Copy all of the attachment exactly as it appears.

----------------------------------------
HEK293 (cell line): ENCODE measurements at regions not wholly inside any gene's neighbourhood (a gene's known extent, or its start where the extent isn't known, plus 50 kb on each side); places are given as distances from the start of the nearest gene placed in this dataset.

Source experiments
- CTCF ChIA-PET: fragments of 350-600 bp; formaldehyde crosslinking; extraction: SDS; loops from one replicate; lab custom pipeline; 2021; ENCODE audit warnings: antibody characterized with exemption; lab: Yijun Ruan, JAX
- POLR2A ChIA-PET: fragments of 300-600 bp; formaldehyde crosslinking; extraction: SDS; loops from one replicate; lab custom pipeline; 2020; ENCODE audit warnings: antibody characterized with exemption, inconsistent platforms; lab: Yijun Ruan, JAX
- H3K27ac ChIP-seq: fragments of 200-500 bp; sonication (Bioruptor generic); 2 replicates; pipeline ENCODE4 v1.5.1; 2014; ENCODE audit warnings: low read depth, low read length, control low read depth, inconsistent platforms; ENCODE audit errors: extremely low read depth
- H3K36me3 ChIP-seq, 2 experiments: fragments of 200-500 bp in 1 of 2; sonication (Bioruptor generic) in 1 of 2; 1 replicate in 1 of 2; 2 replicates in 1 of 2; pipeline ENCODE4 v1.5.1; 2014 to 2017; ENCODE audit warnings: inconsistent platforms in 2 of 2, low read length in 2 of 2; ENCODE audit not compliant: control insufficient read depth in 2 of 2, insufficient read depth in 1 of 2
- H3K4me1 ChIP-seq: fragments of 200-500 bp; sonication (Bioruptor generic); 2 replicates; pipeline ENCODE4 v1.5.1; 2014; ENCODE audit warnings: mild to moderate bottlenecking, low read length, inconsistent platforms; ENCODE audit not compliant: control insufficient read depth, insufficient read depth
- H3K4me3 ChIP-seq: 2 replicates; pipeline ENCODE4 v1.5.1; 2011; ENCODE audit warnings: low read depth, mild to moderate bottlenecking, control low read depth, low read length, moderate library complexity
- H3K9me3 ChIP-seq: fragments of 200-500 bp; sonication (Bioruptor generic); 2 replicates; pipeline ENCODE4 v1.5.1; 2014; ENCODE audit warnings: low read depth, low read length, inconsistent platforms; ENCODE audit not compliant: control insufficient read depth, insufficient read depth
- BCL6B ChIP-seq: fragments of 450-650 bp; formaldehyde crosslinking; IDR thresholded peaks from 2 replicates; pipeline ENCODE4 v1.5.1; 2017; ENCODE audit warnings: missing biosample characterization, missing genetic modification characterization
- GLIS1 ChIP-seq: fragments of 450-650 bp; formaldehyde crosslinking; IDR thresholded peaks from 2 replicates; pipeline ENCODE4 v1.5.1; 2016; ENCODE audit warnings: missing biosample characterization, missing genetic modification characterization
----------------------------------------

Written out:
HEK293 (cell line): ENCODE measurements at regions not wholly inside any gene's neighbourhood (a gene's known extent, or its start where the extent isn't known, plus 50 kb on each side); places are given as distances from the start of the nearest gene placed in this dataset.

Source experiments
- CTCF ChIA-PET: fragments of 350-600 bp; formaldehyde crosslinking; extraction: SDS; loops from one replicate; lab custom pipeline; 2021; ENCODE audit warnings: antibody characterized with exemption; lab: Yijun Ruan, JAX
- POLR2A ChIA-PET: fragments of 300-600 bp; formaldehyde crosslinking; extraction: SDS; loops from one replicate; lab custom pipeline; 2020; ENCODE audit warnings: antibody characterized with exemption, inconsistent platforms; lab: Yijun Ruan, JAX
- H3K27ac ChIP-seq: fragments of 200-500 bp; sonication (Bioruptor generic); 2 replicates; pipeline ENCODE4 v1.5.1; 2014; ENCODE audit warnings: low read depth, low read length, control low read depth, inconsistent platforms; ENCODE audit errors: extremely low read depth
- H3K36me3 ChIP-seq, 2 experiments: fragments of 200-500 bp in 1 of 2; sonication (Bioruptor generic) in 1 of 2; 1 replicate in 1 of 2; 2 replicates in 1 of 2; pipeline ENCODE4 v1.5.1; 2014 to 2017; ENCODE audit warnings: inconsistent platforms in 2 of 2, low read length in 2 of 2; ENCODE audit not compliant: control insufficient read depth in 2 of 2, insufficient read depth in 1 of 2
- H3K4me1 ChIP-seq: fragments of 200-500 bp; sonication (Bioruptor generic); 2 replicates; pipeline ENCODE4 v1.5.1; 2014; ENCODE audit warnings: mild to moderate bottlenecking, low read length, inconsistent platforms; ENCODE audit not compliant: control insufficient read depth, insufficient read depth
- H3K4me3 ChIP-seq: 2 replicates; pipeline ENCODE4 v1.5.1; 2011; ENCODE audit warnings: low read depth, mild to moderate bottlenecking, control low read depth, low read length, moderate library complexity
- H3K9me3 ChIP-seq: fragments of 200-500 bp; sonication (Bioruptor generic); 2 replicates; pipeline ENCODE4 v1.5.1; 2014; ENCODE audit warnings: low read depth, low read length, inconsistent platforms; ENCODE audit not compliant: control insufficient read depth, insufficient read depth
- BCL6B ChIP-seq: fragments of 450-650 bp; formaldehyde crosslinking; IDR thresholded peaks from 2 replicates; pipeline ENCODE4 v1.5.1; 2017; ENCODE audit warnings: missing biosample characterization, missing genetic modification characterization
- GLIS1 ChIP-seq: fragments of 450-650 bp; formaldehyde crosslinking; IDR thresholded peaks from 2 replicates; pipeline ENCODE4 v1.5.1; 2016; ENCODE audit warnings: missing biosample characterization, missing genetic modification characterization